Vikas Meshram is a young leader at Slum Soccer in Nagpur, India. As a self-professed Slum Dog vagabond in the throes of addiction, his life could not have been further from the football field – but at age 15 and his first kick of a football – Vikas life changed forever. This is his story in his own words.
I was born in a poverty-stricken family with uneducated parents and a sibling in a village called Nagpur in India, where we often struggled for two meals a day.
My father spent what earnings he had on his alcohol addiction and I grew up with negative influences; listening to and watching various illegal and immoral activities my peers and seniors indulged in.
With no one to guide me on the right path and no role model to emulate, I was destined to lead a wasted life of a proverbial slum dog, pursuing seedy and shady means to make ends meet.
It wasn’t long before I fell into the wrong sort of company and, at age 13, dropped out of school. I started working odd jobs on construction sites with a gang of troublemakers. Whatever little I would earn during the day I would blow it on gambling, addiction and substance abuse at night.
I was following my father’s footsteps and heading down a dangerous road leading nowhere. Addiction was ruining my future. I had never realized that distance between my family, well-meaning friends and well-wishers of my community had gradually grown unbridgeable.
Remaining in bad company took its toll and one day I found myself in police custody for being on the wrong side of law. I was barely 14 years of age then and I spent the next five months and 18 days of my life there.
Finally, when I was released, I returned home to find myself a stranger no one wanted to be acquainted or identified with.
With no school or friends, life seemed like hell and my future felt like a dark tunnel. I was a mental wreck. Many times, I felt that my prison life was better - at least I had people to talk to and mingle with.
My father re-enrolled me in school. I was taunted, sneered and jeered at which worsened my psychological state and I found myself regularly getting into fights in school.
One day, in anger, I hit a boy on the head with a stick. Blood gushed forth from the wound. I ran home and never went back to school.
After a few days, I started feeling socially isolated as I had no one to share my agony and anxiety with. My family had given up on me. Whenever I went to play, I was sent away.
My social exclusion was complete.
One day, when I was 15 years old, I was loitering aimlessly in a stupor when fortune smiled upon me. I saw a group of children along with their coach playing football. Their whoops of joy were so infectious that I decided to stop and watch the game for a while. It turned out that it was one of Slum Soccer’s Community Centre Programmes.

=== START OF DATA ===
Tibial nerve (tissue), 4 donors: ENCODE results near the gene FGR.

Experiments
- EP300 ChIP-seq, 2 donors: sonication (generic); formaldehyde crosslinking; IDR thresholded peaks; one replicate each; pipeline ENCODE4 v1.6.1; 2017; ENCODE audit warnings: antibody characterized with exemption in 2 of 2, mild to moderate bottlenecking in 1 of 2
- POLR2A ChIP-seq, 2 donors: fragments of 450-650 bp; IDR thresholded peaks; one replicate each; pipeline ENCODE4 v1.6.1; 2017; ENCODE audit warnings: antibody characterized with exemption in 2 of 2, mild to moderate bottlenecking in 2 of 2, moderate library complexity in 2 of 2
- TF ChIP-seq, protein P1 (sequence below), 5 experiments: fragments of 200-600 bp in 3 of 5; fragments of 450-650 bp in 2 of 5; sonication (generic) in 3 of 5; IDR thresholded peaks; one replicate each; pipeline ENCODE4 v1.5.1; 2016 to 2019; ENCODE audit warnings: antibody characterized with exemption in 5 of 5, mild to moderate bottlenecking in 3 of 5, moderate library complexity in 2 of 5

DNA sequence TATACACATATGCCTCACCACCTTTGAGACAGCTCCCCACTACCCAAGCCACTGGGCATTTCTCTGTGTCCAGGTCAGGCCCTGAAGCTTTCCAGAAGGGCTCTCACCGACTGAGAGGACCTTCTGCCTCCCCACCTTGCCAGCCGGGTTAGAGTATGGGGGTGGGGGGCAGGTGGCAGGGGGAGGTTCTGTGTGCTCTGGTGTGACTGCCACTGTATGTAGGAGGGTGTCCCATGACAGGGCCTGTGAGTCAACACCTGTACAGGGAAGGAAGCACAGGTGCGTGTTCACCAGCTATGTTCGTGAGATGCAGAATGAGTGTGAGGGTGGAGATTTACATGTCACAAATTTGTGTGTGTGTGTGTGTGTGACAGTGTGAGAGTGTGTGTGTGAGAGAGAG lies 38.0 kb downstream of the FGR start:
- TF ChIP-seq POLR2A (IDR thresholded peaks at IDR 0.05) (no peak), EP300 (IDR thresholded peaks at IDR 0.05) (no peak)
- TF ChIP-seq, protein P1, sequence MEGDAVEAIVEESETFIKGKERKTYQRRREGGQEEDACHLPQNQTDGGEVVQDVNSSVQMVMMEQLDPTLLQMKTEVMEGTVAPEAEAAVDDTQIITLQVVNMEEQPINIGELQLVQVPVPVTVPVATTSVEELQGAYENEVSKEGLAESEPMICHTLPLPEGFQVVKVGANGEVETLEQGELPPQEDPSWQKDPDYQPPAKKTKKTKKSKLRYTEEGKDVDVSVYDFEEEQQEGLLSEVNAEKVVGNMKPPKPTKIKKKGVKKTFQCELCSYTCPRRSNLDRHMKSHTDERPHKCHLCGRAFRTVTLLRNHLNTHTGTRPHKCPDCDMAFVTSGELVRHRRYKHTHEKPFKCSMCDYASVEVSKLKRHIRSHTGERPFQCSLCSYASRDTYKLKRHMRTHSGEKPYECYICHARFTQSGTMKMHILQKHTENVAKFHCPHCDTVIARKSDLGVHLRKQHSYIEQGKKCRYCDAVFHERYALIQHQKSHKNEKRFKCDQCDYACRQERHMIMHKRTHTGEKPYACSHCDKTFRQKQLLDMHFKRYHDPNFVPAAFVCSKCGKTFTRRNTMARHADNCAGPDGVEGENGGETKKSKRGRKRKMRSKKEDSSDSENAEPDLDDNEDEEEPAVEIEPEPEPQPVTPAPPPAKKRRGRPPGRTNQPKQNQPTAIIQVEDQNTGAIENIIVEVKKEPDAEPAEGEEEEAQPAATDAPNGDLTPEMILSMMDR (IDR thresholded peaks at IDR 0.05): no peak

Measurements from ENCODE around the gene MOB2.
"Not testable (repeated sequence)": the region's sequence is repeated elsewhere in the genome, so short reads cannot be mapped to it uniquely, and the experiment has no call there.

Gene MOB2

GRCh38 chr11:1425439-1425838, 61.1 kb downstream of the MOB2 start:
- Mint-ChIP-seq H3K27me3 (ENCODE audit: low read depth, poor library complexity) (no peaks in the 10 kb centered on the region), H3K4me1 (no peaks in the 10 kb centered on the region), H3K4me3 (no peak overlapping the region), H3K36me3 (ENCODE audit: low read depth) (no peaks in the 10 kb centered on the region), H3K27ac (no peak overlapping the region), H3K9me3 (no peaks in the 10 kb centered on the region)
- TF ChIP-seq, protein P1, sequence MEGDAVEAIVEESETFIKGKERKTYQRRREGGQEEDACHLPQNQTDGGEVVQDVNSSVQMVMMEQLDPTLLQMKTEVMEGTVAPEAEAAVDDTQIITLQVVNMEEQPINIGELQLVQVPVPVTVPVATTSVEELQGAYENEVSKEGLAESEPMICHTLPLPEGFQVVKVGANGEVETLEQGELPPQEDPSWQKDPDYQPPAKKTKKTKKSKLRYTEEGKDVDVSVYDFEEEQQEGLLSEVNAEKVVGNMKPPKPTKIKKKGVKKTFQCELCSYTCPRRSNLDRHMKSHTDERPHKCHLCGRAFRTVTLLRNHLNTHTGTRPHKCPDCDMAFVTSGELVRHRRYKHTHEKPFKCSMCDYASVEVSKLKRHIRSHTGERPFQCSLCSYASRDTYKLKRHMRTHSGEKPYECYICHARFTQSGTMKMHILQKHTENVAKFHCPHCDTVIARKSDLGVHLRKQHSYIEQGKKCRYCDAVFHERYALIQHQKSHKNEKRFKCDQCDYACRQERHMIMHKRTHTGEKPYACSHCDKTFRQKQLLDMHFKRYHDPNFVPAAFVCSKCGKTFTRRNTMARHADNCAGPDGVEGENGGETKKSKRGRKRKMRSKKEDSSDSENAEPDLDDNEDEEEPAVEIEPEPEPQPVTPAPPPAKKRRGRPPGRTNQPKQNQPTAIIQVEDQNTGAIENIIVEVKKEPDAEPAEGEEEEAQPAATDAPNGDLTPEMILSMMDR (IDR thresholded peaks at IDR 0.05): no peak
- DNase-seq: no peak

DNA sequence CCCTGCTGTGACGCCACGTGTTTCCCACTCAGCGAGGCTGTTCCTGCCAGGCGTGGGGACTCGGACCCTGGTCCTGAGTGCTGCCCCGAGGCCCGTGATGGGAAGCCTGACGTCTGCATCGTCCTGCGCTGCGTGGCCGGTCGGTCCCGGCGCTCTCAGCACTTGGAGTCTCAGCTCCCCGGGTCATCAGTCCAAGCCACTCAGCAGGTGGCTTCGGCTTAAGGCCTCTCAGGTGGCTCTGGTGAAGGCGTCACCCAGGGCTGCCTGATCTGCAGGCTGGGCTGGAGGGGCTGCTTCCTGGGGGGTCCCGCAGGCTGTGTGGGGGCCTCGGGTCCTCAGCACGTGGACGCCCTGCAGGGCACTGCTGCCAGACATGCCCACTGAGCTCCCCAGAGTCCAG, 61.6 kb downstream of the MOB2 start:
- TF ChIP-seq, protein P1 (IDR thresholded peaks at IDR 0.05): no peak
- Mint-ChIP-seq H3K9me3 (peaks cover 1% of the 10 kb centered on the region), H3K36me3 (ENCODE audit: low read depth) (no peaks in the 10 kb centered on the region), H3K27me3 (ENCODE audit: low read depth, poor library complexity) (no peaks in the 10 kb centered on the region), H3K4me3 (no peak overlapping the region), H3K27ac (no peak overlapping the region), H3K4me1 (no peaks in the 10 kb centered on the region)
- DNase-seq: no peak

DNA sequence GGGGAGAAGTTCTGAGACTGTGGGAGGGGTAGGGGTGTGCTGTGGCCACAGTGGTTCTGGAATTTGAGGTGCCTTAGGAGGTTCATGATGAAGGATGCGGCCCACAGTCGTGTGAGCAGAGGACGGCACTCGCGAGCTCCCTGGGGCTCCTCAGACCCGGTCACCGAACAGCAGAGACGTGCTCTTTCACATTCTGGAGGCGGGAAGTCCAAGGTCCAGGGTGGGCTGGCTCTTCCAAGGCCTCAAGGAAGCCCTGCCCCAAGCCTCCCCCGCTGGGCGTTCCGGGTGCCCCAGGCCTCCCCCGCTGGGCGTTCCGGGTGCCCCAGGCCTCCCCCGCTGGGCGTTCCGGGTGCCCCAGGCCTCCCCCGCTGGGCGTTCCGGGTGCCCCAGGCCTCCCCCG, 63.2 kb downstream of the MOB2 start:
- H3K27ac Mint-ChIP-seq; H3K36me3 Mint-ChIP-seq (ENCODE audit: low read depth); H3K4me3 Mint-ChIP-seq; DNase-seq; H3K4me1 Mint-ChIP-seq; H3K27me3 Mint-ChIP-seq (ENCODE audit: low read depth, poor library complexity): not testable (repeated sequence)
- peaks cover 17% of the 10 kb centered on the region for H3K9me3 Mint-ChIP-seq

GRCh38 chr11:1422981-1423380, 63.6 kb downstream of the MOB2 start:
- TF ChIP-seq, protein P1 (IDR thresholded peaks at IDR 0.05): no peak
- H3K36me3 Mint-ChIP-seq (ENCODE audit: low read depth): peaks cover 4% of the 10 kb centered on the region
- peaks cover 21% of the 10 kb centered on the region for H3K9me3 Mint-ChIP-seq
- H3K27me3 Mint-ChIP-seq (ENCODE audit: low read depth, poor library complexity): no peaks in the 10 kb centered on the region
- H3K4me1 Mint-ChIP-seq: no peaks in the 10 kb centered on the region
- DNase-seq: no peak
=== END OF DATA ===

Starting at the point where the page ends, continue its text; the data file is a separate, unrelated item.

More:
The coach, finding me standing aloof and not knowing my background, offered to teach me how to play. That was the first time I kicked a football in my life.
I started attending the football sessions regularly. After every few days the coach, along with tips on football, would slip in life lessons regarding importance of hygiene, ill-effects of addiction to tobacco and alcohol, and the importance of education.
I was amazed at how receptive I was to those life lessons and words of advice once they were conveyed to me while playing football.
From being a sport, football became my teacher and guide, an instrument to help me shape a bright future.
By 2017, football had turned into a passion and not a single day passed without practicing, come rain or sunshine.
My hard work paid off when I was selected to represent my district and then my state in the National Inclusion Cup 2018 in Mumbai, India. I was ecstatic because no one from my family and relatives had ever achieved something like this nor ever been to Mumbai.
My performance in the Mumbai tournament got noticed and I was selected to represent my country at the Homeless World Cup 2018 held in Mexico. My joy and pride knew no bounds when I wore the T-shirt with India emblazoned on it. That is when I realized that I was representing something bigger than me.
When I returned from Mexico, I found that my status in my community had changed and people, who had earlier written me off, started treating me with a new found respect.
I was championed in my community as a role model and requested to coach community children.
Soon, I started engaging children in my community, especially attempting to transform those who had strayed from the right path, just like the Slum Soccer coach had done for me.
I returned to formal education and completed the tenth grade in 2018. This gave me the courage and confidence to study further. Thanks to the learning environment of Slum Soccer, I continued my studies and have recently passed my high school exams.
As I get ready to continue my studies, I look back with immense gratitude and awe at how my life has transformed. Had it not been for Slum Soccer and the glorious game of football, I shudder to think what would have happened to me.
Today I not only coach more than 150 children of migrant community in Dipti Signal, Nagpur, but also teach them life skills, mathematics, English, importance of education, health and wellness, gender equality and more, all through the medium of football.
Joining the programme helped me quit the addictions of alcohol and tobacco. The programme has inspired in me the desire to continue learning and training to emerge a better person and build a successful future. I have learned to accept challenges and never give up.
Football has helped me reboot my life and given me a sense of purpose. For me, football is not just a game. It is my saviour, my friend, philosopher, and guide.
The game made me realize that hard work and passion doesn’t go unrewarded. It has given me back my family, friends and self-respect.